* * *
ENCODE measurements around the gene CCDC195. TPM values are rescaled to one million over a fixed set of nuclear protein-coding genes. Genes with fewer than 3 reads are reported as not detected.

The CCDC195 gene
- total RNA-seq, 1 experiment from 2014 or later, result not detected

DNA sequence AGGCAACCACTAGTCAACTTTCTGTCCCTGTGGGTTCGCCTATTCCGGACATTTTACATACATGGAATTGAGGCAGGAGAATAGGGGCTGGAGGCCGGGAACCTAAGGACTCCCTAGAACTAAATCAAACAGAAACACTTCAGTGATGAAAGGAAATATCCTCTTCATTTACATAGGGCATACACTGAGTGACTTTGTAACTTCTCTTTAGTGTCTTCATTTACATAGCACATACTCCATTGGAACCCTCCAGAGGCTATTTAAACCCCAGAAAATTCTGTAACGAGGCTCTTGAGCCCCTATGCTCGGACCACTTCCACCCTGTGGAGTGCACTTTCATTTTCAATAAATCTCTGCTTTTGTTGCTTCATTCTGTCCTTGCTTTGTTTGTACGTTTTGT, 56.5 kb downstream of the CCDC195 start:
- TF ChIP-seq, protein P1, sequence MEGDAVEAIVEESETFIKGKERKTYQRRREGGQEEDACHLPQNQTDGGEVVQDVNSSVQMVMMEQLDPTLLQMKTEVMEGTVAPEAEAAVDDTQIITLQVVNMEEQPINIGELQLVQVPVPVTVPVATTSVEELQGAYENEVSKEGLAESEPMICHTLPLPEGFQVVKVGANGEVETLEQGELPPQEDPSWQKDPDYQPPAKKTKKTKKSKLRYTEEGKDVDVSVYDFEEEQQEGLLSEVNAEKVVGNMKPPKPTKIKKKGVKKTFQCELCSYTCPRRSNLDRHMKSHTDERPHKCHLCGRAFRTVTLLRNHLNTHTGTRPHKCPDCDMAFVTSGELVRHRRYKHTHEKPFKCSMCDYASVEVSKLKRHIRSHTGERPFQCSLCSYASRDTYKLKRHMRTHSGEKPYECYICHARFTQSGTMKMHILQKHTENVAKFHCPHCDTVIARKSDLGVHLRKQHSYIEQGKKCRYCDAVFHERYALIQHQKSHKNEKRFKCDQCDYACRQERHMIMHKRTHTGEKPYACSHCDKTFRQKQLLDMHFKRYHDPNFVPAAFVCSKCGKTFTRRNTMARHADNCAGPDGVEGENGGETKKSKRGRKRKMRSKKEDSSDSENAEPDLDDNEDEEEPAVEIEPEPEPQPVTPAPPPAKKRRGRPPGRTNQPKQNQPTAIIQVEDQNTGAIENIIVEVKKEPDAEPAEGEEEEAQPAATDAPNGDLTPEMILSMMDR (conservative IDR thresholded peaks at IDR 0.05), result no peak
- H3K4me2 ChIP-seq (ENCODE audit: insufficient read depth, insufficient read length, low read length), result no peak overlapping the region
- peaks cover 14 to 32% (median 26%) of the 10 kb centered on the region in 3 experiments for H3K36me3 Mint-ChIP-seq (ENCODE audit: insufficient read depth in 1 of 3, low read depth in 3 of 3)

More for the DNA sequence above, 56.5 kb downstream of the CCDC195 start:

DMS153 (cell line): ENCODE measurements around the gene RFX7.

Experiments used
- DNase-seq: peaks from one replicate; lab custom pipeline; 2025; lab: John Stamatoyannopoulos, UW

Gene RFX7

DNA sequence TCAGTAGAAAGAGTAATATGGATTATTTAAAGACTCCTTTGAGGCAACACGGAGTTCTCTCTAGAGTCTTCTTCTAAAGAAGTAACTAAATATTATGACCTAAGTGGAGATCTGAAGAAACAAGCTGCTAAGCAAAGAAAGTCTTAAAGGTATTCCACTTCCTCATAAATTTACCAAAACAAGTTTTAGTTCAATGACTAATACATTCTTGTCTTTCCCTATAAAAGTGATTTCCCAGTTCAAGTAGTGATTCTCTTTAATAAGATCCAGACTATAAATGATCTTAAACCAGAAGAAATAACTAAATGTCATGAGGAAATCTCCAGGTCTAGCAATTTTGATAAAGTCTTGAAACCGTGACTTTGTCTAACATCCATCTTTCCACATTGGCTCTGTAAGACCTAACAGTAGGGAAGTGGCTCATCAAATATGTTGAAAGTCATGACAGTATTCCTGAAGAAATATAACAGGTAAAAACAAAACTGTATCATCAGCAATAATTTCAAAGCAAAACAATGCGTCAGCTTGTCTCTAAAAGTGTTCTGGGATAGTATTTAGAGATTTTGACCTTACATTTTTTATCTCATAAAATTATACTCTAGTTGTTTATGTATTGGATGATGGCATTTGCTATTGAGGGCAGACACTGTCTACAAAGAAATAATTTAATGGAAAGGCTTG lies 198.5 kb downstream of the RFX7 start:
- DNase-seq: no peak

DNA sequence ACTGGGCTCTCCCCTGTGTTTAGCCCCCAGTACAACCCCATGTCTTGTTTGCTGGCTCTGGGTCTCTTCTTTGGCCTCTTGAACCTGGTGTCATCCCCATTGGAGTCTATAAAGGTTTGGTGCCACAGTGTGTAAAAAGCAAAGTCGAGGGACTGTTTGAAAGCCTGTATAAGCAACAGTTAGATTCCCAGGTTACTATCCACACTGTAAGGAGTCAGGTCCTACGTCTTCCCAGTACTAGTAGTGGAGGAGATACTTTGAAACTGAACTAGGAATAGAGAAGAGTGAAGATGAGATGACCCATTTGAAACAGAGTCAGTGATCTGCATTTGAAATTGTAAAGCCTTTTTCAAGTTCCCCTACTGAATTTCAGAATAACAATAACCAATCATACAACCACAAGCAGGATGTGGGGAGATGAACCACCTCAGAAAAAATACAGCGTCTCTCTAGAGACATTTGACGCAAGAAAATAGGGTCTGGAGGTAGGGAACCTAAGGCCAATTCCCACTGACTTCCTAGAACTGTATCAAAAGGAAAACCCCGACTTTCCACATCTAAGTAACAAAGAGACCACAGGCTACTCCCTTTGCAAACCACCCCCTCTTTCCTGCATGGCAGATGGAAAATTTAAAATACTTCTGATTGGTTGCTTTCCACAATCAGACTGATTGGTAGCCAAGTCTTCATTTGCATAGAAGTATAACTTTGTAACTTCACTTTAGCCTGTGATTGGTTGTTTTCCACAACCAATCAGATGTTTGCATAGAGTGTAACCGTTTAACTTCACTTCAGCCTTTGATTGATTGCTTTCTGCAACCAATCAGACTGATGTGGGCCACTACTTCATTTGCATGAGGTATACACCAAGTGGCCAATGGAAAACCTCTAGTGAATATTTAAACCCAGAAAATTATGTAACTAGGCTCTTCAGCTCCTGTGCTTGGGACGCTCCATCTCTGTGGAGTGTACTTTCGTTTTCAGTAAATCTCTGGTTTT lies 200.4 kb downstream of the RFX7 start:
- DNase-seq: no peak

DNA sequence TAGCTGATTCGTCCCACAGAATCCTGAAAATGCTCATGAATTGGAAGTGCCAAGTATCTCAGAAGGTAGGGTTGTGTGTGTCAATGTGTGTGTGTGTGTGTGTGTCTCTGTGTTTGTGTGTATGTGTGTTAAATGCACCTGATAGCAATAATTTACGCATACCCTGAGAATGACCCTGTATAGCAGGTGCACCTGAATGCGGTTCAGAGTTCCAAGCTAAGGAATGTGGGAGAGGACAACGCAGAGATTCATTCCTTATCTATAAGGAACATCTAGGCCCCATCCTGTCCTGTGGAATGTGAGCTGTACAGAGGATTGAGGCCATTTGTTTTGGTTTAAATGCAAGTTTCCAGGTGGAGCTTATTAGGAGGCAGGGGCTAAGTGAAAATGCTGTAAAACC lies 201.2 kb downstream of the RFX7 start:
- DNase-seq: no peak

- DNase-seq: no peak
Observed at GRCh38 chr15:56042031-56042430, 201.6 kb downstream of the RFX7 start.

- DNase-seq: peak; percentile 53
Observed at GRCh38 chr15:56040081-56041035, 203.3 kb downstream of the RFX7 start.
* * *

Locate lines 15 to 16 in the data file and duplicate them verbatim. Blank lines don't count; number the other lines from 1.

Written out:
DNA sequence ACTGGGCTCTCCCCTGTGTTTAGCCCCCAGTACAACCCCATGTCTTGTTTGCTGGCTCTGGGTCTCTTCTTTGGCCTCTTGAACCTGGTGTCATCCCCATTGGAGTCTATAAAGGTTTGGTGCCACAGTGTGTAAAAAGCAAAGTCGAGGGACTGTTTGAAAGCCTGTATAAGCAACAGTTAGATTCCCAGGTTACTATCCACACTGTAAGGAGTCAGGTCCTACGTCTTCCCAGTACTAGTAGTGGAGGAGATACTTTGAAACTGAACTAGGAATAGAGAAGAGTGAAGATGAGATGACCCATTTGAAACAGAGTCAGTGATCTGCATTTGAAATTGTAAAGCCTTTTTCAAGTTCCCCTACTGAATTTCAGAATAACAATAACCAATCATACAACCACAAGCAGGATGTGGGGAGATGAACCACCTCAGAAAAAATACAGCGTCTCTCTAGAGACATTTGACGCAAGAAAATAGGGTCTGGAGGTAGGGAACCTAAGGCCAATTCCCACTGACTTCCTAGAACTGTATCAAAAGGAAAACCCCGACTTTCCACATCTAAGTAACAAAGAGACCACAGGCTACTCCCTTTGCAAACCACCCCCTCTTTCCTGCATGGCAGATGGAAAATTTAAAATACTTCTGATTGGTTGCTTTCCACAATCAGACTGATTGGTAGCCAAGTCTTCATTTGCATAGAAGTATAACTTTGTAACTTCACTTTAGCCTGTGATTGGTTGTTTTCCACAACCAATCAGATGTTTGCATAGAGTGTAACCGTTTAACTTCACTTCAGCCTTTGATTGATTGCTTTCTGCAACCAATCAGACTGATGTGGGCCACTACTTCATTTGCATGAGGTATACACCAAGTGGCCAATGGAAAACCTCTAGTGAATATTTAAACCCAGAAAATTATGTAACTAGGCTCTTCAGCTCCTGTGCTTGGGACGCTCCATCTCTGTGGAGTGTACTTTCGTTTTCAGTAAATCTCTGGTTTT lies 200.4 kb downstream of the RFX7 start:
- DNase-seq: no peak